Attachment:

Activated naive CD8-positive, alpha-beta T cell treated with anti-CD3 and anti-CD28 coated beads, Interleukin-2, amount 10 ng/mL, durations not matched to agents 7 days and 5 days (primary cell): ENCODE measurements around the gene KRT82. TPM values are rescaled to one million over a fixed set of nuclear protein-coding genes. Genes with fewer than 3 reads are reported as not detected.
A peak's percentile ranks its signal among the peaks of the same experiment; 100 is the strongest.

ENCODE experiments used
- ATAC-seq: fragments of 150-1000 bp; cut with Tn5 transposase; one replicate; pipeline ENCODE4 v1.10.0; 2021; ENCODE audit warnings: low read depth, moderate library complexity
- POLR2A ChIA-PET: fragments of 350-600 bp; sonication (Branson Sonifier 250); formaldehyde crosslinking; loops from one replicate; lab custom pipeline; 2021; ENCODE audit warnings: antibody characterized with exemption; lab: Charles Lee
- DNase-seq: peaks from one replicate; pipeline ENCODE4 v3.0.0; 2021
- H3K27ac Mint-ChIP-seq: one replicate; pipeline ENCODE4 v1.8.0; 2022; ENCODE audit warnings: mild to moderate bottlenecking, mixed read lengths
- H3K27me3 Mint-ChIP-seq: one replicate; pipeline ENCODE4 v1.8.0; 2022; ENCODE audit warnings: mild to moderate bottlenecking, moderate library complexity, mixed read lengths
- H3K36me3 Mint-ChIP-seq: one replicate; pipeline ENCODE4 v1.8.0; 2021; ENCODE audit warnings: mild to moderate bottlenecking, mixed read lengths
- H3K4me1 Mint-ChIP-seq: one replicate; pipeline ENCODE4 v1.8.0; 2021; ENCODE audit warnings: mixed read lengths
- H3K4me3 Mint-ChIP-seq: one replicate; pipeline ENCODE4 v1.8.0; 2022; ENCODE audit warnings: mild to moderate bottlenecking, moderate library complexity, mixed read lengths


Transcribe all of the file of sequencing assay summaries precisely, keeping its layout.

Activated naive CD8-positive, alpha-beta T cell treated with anti-CD3 and anti-CD28 coated beads, Interleukin-2, amount 10 ng/mL, durations not matched to agents 7 days and 5 days (primary cell): ENCODE measurements around the gene KRT82. TPM values are rescaled to one million over a fixed set of nuclear protein-coding genes. Genes with fewer than 3 reads are reported as not detected.
A peak's percentile ranks its signal among the peaks of the same experiment; 100 is the strongest.

ENCODE experiments used
- ATAC-seq: fragments of 150-1000 bp; cut with Tn5 transposase; one replicate; pipeline ENCODE4 v1.10.0; 2021; ENCODE audit warnings: low read depth, moderate library complexity
- POLR2A ChIA-PET: fragments of 350-600 bp; sonication (Branson Sonifier 250); formaldehyde crosslinking; loops from one replicate; lab custom pipeline; 2021; ENCODE audit warnings: antibody characterized with exemption; lab: Charles Lee
- DNase-seq: peaks from one replicate; pipeline ENCODE4 v3.0.0; 2021
- H3K27ac Mint-ChIP-seq: one replicate; pipeline ENCODE4 v1.8.0; 2022; ENCODE audit warnings: mild to moderate bottlenecking, mixed read lengths
- H3K27me3 Mint-ChIP-seq: one replicate; pipeline ENCODE4 v1.8.0; 2022; ENCODE audit warnings: mild to moderate bottlenecking, moderate library complexity, mixed read lengths
- H3K36me3 Mint-ChIP-seq: one replicate; pipeline ENCODE4 v1.8.0; 2021; ENCODE audit warnings: mild to moderate bottlenecking, mixed read lengths
- H3K4me1 Mint-ChIP-seq: one replicate; pipeline ENCODE4 v1.8.0; 2021; ENCODE audit warnings: mixed read lengths
- H3K4me3 Mint-ChIP-seq: one replicate; pipeline ENCODE4 v1.8.0; 2022; ENCODE audit warnings: mild to moderate bottlenecking, moderate library complexity, mixed read lengths